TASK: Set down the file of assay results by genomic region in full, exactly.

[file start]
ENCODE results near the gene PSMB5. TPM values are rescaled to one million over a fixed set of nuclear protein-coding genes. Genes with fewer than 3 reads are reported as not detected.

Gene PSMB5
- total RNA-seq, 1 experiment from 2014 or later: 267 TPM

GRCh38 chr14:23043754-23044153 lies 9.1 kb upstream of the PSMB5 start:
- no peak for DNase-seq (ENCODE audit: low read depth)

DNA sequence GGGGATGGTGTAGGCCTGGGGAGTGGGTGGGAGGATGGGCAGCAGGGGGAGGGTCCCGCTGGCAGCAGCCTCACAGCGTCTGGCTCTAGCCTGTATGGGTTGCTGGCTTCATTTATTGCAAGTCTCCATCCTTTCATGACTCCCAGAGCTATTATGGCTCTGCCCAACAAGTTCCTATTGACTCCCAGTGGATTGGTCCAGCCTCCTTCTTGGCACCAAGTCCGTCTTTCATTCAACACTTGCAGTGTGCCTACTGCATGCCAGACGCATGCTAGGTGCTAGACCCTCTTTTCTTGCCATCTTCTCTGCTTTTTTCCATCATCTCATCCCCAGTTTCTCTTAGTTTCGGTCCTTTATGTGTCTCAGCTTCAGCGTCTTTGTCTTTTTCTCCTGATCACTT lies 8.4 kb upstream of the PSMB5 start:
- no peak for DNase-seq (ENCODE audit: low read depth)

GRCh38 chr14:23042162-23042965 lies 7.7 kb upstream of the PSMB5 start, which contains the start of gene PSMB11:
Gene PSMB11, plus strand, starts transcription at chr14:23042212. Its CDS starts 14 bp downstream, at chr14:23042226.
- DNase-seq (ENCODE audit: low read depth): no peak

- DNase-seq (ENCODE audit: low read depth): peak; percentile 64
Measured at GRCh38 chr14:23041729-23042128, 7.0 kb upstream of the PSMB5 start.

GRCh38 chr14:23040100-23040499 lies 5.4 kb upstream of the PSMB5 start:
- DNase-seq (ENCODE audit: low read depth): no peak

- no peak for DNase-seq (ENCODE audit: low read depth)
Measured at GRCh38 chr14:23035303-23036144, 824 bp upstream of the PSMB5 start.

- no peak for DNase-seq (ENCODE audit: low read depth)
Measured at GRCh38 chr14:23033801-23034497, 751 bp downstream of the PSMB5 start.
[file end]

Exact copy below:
ENCODE results near the gene PSMB5. TPM values are rescaled to one million over a fixed set of nuclear protein-coding genes. Genes with fewer than 3 reads are reported as not detected.

Gene PSMB5
- total RNA-seq, 1 experiment from 2014 or later: 267 TPM

GRCh38 chr14:23043754-23044153 lies 9.1 kb upstream of the PSMB5 start:
- no peak for DNase-seq (ENCODE audit: low read depth)

DNA sequence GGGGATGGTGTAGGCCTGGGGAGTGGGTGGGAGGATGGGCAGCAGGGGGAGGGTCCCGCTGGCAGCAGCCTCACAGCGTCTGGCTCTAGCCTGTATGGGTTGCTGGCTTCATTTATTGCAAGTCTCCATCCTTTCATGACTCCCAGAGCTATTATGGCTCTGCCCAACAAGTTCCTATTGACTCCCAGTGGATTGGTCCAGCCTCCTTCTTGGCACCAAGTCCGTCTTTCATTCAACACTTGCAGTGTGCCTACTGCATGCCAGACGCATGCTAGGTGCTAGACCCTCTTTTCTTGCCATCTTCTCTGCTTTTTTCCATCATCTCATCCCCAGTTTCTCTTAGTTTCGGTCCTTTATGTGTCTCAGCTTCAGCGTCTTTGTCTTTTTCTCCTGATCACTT lies 8.4 kb upstream of the PSMB5 start:
- no peak for DNase-seq (ENCODE audit: low read depth)

GRCh38 chr14:23042162-23042965 lies 7.7 kb upstream of the PSMB5 start, which contains the start of gene PSMB11:
Gene PSMB11, plus strand, starts transcription at chr14:23042212. Its CDS starts 14 bp downstream, at chr14:23042226.
- DNase-seq (ENCODE audit: low read depth): no peak

- DNase-seq (ENCODE audit: low read depth): peak; percentile 64
Measured at GRCh38 chr14:23041729-23042128, 7.0 kb upstream of the PSMB5 start.

GRCh38 chr14:23040100-23040499 lies 5.4 kb upstream of the PSMB5 start:
- DNase-seq (ENCODE audit: low read depth): no peak

- no peak for DNase-seq (ENCODE audit: low read depth)
Measured at GRCh38 chr14:23035303-23036144, 824 bp upstream of the PSMB5 start.

- no peak for DNase-seq (ENCODE audit: low read depth)
Measured at GRCh38 chr14:23033801-23034497, 751 bp downstream of the PSMB5 start.